The Securities and Exchange Board of India (SEBI) was officially appointed as the authority for regulating the financial markets in India on 12th April 1988. It was initially established as a non-statutory body, i.e. it had no control over anything but later in 1992, it was declared an autonomous body with statutory powers. SEBI plays an important role in regulating the securities market of India. Thereby it is important to know the purpose and objective of SEBI.
|Table of Contents|
|Why was SEBI formed?|
|Role of SEBI|
|Functions of SEBI|
|Objectives of SEBI|
|Organizational Structure of SEBI|
|Powers of SEBI|
|Mutual Fund Regulations by SEBI|
Why was SEBI formed?
At the end of the 1970s and during 1980s, capital markets were emerging as the new sensation among the individuals of India. Many malpractices started taking place such as unofficial self- styled merchant bankers, unofficial private placements, rigging of prices, non-adherence of provisions of the Companies Act, violation of rules and regulations of stock exchanges, delay in delivery of shares, price rigging, etc.
Due to these malpractices, people started losing confidence in the stock market. The government felt a sudden need to set up an authority to regulate the working and reduce these malpractices. As a result, the Government came up with the establishment of SEBI.
Role of SEBI
SEBI acts as a watchdog for all the capital market participants and its main purpose is to provide such an environment for the financial market enthusiasts that facilitate efficient and smooth working of the securities market.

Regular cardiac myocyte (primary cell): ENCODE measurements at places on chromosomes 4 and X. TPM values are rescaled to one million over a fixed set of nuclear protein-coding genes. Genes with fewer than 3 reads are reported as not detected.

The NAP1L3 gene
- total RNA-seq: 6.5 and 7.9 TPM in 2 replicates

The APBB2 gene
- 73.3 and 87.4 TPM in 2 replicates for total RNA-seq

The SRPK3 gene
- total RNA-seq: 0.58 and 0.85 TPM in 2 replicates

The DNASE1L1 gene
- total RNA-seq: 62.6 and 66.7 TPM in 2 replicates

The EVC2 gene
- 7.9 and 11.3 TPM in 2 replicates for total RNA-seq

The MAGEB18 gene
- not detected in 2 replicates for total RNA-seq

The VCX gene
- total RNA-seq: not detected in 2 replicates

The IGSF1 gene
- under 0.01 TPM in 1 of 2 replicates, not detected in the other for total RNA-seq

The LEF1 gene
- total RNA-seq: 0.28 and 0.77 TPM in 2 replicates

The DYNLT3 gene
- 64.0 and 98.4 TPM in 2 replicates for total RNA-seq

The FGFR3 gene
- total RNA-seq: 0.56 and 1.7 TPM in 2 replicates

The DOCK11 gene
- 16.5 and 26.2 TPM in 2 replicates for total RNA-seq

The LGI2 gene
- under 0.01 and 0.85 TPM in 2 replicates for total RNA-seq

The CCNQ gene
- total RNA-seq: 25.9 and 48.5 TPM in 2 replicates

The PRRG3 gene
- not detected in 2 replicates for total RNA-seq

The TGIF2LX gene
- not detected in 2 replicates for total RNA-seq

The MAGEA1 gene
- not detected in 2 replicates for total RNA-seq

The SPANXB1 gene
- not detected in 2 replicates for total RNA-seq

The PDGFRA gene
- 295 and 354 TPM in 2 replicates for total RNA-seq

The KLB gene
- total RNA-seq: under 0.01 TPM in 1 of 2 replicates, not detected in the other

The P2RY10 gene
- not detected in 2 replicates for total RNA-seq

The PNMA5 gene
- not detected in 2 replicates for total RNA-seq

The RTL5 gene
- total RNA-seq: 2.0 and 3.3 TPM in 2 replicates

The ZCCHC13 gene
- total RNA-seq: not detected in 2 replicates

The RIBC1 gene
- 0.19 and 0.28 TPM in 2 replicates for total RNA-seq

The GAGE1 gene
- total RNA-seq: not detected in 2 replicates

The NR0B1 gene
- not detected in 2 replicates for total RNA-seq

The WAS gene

To make this happen, it ensures that the three main participants of the financial market are taken care of, i.e. issuers of securities, investor, and financial intermediaries.
Issuers of securities
These are entities in the corporate field that raise funds from various sources in the market. SEBI makes sure that they get a healthy and transparent environment for their needs.
Investors are the ones who keep the markets active. SEBI is responsible for maintaining an environment that is free from malpractices to restore the confidence of general public who invest their hard earned money in the markets.
These are the people who act as middlemen between the issuers and investors. They make the financial transactions smooth and safe.
Functions of SEBI:
SEBI primarily has three functions-
- Protective Function
- Regulatory Function
- Development Function
As the name suggests, these functions are performed by SEBI to protect the interest of investors and other financial participants.
- Checking price rigging
- Prevent insider trading
- Promote fair practices
- Create awareness among investors
- Prohibit fraudulent and unfair trade practices
These functions are basically performed to keep a check on the functioning of the business in the financial markets.
These functions include-
- Designing guidelines and code of conduct for the proper functioning of financial intermediaries and corporate.
- Regulation of takeover of companies
- Conducting inquiries and audit of exchanges
- Registration of brokers, sub-brokers, merchant bankers etc.
- Levying of fees
- Performing and exercising powers
- Register and regulate credit rating agency